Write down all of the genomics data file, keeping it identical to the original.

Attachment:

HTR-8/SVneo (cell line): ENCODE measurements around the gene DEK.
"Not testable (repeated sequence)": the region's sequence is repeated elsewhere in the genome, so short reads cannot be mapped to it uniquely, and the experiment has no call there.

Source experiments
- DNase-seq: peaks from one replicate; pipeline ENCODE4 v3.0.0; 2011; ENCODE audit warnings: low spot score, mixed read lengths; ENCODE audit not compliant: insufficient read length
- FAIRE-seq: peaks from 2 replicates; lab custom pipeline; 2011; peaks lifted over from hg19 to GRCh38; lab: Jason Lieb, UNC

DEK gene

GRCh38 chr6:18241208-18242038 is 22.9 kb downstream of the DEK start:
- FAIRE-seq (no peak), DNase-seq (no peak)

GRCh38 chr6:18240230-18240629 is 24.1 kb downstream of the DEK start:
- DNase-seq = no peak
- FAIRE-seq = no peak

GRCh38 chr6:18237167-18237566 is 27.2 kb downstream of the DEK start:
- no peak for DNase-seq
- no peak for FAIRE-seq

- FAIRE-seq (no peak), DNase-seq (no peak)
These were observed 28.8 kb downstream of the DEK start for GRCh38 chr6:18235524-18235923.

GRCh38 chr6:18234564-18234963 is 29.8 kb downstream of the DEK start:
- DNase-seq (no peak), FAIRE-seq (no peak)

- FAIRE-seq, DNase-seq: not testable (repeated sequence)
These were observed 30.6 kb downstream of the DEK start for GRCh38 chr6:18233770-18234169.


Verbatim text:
HTR-8/SVneo (cell line): ENCODE measurements around the gene DEK.
"Not testable (repeated sequence)": the region's sequence is repeated elsewhere in the genome, so short reads cannot be mapped to it uniquely, and the experiment has no call there.

Source experiments
- DNase-seq: peaks from one replicate; pipeline ENCODE4 v3.0.0; 2011; ENCODE audit warnings: low spot score, mixed read lengths; ENCODE audit not compliant: insufficient read length
- FAIRE-seq: peaks from 2 replicates; lab custom pipeline; 2011; peaks lifted over from hg19 to GRCh38; lab: Jason Lieb, UNC

DEK gene

GRCh38 chr6:18241208-18242038 is 22.9 kb downstream of the DEK start:
- FAIRE-seq (no peak), DNase-seq (no peak)

GRCh38 chr6:18240230-18240629 is 24.1 kb downstream of the DEK start:
- DNase-seq = no peak
- FAIRE-seq = no peak

GRCh38 chr6:18237167-18237566 is 27.2 kb downstream of the DEK start:
- no peak for DNase-seq
- no peak for FAIRE-seq

- FAIRE-seq (no peak), DNase-seq (no peak)
These were observed 28.8 kb downstream of the DEK start for GRCh38 chr6:18235524-18235923.

GRCh38 chr6:18234564-18234963 is 29.8 kb downstream of the DEK start:
- DNase-seq (no peak), FAIRE-seq (no peak)

- FAIRE-seq, DNase-seq: not testable (repeated sequence)
These were observed 30.6 kb downstream of the DEK start for GRCh38 chr6:18233770-18234169.